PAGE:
A century after the Occupation of Istanbul, we must ensure it is not occupied again

A century after the Occupation of Istanbul, we must ensure it is not occupied again

Almost exactly 100 years ago, in the middle of the night between March 15 and 16, 1920, British and French forces raided the Sehzadebasi Military Barracks in Istanbul. The attack came after the adoption of the Misak-i Milli (the National Oath) in the Ottoman Parliament on January 28, 1920. It was the fire of salvation that Mustafa Kemal was burning in Anatolia that inspired Parliament to make this historic decision.

The first light sparkled with the famous words of Mustafa Kemal had spoken on November 13, 1918: “They will leave, as they have come.” Four years later, he commanded his army with four words, this time on the morning of September 1, 1922, sparking the final light: “Armies! Your first objective is the Mediterranean!” The military victory was crowned by the Treaty of Lausanne, in response to which, in July 1923, Churchill wrote: “The Turks’ reconquest into Europe is the worst humiliation for the Allied Powers… The victory of the Allies has never been as successful anywhere as it was in Turkey. Now, the might of the winner has never been humiliated anywhere as much as it had been in Turkey.”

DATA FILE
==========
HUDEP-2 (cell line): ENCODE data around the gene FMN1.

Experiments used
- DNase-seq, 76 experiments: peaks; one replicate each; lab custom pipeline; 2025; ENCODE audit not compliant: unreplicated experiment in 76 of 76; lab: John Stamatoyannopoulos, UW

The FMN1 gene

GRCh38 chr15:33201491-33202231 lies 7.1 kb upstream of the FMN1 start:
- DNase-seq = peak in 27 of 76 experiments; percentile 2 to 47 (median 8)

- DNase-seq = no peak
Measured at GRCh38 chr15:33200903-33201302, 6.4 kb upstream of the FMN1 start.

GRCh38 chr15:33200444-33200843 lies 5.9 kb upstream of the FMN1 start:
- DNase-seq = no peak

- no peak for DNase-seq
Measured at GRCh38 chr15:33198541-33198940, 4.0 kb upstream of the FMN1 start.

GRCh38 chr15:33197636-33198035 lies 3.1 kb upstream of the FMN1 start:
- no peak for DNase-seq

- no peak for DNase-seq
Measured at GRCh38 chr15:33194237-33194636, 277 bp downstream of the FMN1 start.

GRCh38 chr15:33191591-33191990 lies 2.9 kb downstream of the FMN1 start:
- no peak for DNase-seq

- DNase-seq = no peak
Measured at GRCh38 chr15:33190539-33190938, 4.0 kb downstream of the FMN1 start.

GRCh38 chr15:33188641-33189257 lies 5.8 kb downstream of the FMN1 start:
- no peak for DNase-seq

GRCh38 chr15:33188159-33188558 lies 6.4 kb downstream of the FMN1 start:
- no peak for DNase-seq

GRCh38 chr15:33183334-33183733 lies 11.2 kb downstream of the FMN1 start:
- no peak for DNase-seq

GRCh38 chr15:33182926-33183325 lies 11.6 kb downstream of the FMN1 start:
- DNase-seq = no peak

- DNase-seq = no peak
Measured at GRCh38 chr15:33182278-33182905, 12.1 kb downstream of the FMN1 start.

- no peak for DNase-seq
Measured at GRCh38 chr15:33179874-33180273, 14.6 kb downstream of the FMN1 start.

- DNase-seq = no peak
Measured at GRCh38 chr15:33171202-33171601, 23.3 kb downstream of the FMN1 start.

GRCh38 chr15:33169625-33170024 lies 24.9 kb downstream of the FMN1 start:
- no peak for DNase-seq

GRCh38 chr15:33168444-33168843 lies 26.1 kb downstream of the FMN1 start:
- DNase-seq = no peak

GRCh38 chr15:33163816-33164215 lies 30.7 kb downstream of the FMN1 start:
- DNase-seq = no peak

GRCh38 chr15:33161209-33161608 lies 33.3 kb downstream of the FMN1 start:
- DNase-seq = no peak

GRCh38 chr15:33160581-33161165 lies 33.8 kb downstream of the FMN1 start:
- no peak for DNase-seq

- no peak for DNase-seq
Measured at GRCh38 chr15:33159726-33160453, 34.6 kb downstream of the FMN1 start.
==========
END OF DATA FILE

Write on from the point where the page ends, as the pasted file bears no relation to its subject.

300,000 tons of ammunition was shipped from the Soviet Russia in September 1920, a fact which determined the fate of both major battles. When the Turkish attack began on the morning of August 26, 1922 in Kocatepe, the modernized and fully equipped Greek Army stood in front of the outnumbered Turkish soldiers who didn’t even have proper uniforms. Izmir was liberated on September 9.

No one summed up this success better than Gandhi, who commented “Until Mustafa Kemal had defeated the British, I thought God himself was British.”

100 years later